Since using unmanned aerial vehicles (UAVs) in 1985 during the Iran-Iraq war, drones have increasingly become a pillar of Iran’s
force projection, conducting surveillance and offensive military strikes. Drone flights regularly monitor Persian Gulf shipping traffic, for example, and Iran has proven its ability to use drones with great accuracy and increasing ranges against both Saudi Arabia and targets in Iraq. Iran’s provision of drone technology to proxies in Yemen, Iraq, Syria, and Lebanon give it plausible deniability on other strikes.

Nevertheless, Iranian military leaders often exaggerate their UAV capabilities, as in other areas. There is little evidence, for example, that Iran successfully reverse-engineered the RQ-170 it recovered inside Iran in December 2011. Nor is there evidence that Iranian drones were useful in the battle to liberate Ramadi from the Islamic State as Iranian authorities claimed (see: “Iran: Were Iranian Drones Useful in the Battle for Ramadi?” OE Watch, February 2016). Likewise, the Islamic Revolutionary Guard Corps’ (IRGC) claims that it had extended its drone range to 1,865 miles (see: “Iran: Revolutionary Guard Brags of New Range to UAVs,” OE Watch, October 2015) appears more aspirational than real. So, too, does the most current IRGC claim made in the accompanying excerpted article from the Defense Ministry’s official news service that more than doubles the range attributable to Iranian drones. Importantly, the article, which was included later that same week in a Defapress list of the most important military and defense stories, did not include drone model names or other details. In contrast, Iranian officials say that they have limited their ballistic missile ranges to 1,250 miles (see: “IRGC: Iran can Extend Ballistic Missile Range,” OE Watch, February 2019) and so it is curious that they would claim such an extended range for their UAVs.

That said, even if the claim to a 4,350-mile drone is aspirational, as Iran invests heavily in such technology, it is likely only a matter of time before Iran develops a high-endurance, long-range UAV. Because of weight restrictions necessary for a solar-powered drone with such a range, it would likely serve a mainly surveillance role. Still, if Iran did develop a drone capable of flying 4,350-miles, it would extend Iran’s surveillance range to all of Europe, and from the Sea of Japan and just off the shores of Indonesia to all but the southern and western tips of Africa.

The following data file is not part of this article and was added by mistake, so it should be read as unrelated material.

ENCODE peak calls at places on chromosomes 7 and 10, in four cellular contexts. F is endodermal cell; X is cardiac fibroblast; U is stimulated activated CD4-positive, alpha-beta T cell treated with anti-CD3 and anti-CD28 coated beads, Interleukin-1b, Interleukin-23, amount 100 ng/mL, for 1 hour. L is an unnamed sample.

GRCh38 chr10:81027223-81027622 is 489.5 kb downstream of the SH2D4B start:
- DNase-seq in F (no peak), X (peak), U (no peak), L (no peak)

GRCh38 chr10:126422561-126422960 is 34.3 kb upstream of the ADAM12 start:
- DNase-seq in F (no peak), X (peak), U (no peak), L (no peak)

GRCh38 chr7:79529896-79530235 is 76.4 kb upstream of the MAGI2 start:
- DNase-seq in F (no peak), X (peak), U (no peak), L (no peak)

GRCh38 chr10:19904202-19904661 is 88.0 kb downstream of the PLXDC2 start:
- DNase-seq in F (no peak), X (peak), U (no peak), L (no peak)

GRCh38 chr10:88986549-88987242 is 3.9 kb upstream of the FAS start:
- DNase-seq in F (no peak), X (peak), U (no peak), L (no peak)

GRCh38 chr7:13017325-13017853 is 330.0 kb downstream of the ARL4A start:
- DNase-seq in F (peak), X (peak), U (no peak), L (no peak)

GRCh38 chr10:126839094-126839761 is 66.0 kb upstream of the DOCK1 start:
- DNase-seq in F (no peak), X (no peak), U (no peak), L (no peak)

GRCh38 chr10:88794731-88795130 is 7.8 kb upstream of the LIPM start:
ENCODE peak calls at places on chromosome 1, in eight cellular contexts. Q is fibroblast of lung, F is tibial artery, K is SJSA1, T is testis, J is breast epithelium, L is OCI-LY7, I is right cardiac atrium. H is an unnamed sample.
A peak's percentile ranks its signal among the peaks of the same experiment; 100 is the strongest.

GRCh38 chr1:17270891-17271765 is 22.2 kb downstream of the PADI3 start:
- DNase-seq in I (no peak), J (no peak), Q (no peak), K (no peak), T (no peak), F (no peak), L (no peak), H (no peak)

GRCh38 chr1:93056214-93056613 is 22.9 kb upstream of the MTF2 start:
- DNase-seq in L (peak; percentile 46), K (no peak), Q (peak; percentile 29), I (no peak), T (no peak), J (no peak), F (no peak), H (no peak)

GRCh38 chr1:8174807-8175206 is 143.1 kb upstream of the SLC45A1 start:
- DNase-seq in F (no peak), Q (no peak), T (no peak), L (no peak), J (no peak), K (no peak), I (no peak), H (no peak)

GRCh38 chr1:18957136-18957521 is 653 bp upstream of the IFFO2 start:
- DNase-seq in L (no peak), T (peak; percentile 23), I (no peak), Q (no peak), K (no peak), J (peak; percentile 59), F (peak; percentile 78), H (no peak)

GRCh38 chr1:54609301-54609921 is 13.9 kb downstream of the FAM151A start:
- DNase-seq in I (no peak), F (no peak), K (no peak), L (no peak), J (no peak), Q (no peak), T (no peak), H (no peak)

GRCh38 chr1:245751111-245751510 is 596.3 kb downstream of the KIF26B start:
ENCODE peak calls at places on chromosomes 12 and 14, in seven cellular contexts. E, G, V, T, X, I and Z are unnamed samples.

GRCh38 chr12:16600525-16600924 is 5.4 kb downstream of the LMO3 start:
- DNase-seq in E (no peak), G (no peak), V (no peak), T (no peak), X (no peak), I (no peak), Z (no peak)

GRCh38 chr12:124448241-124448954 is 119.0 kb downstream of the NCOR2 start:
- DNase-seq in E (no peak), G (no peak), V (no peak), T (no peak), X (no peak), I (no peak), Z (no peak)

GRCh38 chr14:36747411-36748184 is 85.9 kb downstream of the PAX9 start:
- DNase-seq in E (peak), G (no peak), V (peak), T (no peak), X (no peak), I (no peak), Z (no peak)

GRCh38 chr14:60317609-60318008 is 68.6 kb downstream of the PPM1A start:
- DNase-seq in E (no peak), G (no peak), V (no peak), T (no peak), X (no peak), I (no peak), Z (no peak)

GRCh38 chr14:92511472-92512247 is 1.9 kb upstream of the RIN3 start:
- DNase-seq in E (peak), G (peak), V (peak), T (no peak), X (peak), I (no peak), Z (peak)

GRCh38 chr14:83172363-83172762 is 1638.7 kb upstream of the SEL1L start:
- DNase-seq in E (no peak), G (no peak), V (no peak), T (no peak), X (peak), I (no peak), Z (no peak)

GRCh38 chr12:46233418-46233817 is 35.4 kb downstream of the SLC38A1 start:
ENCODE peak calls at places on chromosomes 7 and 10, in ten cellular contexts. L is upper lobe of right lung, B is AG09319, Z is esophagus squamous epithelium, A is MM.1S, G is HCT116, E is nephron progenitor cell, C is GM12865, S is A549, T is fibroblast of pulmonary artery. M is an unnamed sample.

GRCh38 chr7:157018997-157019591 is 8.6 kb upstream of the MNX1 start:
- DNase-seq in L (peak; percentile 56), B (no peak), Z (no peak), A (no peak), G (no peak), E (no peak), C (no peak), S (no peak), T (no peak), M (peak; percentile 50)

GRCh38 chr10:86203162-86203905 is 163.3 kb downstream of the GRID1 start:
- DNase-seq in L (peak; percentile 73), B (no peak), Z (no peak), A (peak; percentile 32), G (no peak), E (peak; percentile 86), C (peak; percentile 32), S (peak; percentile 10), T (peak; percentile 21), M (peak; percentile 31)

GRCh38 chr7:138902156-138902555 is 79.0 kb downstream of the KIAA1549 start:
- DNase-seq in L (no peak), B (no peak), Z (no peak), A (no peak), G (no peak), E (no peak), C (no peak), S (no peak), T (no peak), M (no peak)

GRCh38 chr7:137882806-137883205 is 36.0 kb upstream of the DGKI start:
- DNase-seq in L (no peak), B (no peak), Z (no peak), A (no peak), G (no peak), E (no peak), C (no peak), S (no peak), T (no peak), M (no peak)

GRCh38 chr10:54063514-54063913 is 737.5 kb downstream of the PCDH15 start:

We have drones flying 4,350 miles.

Source: “Pehpadha-ye ba Barad 7,000 Kilometer Darim (We have drones with a range of 4,350 Miles),” Defapress (Iran defence ministry’s official news agency), 27 June 2021.

According to the Defapress correspondent, Maj. Gen. Hossein Salami, commander of the Islamic Revolutionary Guard Corps (IRGC), said this morning at the opening ceremony of the clinical trial center of the Baqiyatallah University of Medical Sciences, “It is hard to climb the peaks. It is difficult to cross hard rocks, but no country or nation can achieve progress and dignity without traversing the tough paths. A nation will not grow until it embraces great aspirations and turns them into external values….

The commander of the IRGC added, “When the coronavirus spread, the world’s major powers became thieves. They imagined that Iran would strain and fall in the face of this disease, but Islam and the guardianship shone, the nation mobilized, and we all became one heart. We connected and helped each other….

He said, “The revival of a human being is the revival of all humanity, and this is the word of God. We have really decided to be among the best in the world from now on in everything, in the scientific arena, in the aerospace field where we launch satellites, in nanotech industry, and in the military arena, we have drones flying 4,350 miles with recovery which means we are pioneering in various fields

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